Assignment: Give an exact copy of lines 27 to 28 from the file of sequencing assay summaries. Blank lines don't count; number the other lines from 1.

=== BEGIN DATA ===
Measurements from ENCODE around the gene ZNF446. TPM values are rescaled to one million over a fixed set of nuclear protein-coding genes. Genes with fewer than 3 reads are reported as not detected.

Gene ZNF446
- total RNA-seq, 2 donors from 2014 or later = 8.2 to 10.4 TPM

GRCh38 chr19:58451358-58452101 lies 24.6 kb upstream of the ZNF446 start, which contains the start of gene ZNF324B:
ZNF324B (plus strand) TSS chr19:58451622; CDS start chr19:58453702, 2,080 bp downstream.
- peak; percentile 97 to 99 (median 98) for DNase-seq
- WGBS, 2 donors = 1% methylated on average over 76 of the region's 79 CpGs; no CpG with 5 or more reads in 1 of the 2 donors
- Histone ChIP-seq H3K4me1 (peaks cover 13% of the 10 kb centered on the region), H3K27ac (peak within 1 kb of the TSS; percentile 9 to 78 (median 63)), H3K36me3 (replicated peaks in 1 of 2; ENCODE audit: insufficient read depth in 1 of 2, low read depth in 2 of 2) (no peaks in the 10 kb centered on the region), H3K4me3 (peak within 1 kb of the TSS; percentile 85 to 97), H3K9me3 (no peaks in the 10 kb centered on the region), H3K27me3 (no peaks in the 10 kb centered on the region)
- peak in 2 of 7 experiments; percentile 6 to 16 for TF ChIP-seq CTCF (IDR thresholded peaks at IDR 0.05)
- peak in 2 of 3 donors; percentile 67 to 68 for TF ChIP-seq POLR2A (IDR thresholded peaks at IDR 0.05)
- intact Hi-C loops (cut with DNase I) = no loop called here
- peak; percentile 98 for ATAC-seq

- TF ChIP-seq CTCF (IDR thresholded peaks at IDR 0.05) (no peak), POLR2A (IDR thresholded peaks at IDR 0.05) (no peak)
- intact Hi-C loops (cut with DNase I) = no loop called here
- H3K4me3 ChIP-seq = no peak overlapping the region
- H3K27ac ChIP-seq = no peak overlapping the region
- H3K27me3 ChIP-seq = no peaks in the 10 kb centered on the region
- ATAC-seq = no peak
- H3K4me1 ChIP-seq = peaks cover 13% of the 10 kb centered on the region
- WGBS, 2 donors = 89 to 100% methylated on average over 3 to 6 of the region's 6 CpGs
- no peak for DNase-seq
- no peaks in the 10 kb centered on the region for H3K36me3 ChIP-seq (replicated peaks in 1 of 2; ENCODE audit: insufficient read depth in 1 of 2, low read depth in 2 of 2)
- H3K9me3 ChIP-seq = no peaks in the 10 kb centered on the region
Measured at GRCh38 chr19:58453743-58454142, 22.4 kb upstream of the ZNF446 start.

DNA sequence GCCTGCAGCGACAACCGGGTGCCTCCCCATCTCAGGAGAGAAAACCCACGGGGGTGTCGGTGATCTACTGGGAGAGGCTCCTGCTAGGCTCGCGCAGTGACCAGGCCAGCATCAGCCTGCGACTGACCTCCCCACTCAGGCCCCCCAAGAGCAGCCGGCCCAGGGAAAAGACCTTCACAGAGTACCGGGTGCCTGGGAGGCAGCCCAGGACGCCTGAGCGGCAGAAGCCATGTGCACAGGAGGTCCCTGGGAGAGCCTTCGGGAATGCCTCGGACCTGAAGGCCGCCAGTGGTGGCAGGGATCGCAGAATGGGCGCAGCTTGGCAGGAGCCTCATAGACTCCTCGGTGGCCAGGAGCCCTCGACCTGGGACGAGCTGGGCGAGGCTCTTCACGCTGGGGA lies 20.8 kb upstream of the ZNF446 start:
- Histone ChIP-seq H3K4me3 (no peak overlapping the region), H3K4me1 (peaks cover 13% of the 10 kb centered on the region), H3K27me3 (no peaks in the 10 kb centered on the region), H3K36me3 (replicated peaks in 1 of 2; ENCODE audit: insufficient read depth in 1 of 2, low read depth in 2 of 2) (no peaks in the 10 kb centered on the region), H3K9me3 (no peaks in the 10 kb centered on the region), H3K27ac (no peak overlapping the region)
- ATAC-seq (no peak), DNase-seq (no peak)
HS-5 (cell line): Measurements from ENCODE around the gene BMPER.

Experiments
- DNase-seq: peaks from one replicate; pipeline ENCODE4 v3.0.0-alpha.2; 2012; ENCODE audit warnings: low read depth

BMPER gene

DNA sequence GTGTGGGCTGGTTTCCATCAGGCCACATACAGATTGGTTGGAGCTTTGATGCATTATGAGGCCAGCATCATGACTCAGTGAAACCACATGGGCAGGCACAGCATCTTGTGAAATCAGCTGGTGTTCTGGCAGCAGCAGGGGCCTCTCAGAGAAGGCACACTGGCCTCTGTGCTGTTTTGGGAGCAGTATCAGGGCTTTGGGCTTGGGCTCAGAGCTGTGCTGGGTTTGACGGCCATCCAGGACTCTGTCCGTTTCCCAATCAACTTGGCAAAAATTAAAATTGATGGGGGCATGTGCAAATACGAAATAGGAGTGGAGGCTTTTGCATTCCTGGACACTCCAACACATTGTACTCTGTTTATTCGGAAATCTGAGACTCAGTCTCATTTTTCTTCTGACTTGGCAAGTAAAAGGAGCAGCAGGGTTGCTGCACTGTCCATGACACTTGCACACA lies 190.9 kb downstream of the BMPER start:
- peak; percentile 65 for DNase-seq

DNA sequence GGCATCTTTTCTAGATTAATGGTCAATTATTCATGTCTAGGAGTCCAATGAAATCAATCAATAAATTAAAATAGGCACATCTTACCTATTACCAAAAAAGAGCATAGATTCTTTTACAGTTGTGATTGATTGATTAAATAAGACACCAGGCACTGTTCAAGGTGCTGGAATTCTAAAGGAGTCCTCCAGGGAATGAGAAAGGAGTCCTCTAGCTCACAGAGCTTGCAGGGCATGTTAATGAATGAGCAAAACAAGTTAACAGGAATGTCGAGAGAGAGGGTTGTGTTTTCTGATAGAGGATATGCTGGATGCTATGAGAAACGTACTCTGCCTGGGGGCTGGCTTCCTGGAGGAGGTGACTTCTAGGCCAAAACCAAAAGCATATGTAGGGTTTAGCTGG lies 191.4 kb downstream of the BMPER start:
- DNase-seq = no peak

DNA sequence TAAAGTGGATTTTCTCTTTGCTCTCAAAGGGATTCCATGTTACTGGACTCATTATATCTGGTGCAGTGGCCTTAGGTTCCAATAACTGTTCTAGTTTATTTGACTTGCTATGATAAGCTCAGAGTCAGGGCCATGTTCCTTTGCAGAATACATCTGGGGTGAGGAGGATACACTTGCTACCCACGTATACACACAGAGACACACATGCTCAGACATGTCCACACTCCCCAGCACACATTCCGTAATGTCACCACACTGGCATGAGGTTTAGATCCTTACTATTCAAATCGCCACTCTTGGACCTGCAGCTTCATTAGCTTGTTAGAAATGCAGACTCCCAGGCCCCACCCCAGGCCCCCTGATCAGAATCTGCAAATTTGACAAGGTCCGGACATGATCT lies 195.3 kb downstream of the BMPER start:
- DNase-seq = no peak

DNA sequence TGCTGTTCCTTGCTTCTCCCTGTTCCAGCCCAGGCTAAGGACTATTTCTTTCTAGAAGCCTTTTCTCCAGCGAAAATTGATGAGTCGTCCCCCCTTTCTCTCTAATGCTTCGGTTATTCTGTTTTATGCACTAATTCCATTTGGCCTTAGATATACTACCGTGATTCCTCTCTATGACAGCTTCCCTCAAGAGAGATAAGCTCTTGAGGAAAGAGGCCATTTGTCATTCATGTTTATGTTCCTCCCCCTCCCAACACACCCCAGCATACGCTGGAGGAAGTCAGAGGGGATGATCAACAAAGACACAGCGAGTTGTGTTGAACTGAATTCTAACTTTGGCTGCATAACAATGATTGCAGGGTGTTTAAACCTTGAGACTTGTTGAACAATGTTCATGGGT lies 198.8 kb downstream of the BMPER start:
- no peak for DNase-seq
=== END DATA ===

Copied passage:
- ATAC-seq (no peak), DNase-seq (no peak)
HS-5 (cell line): Measurements from ENCODE around the gene BMPER.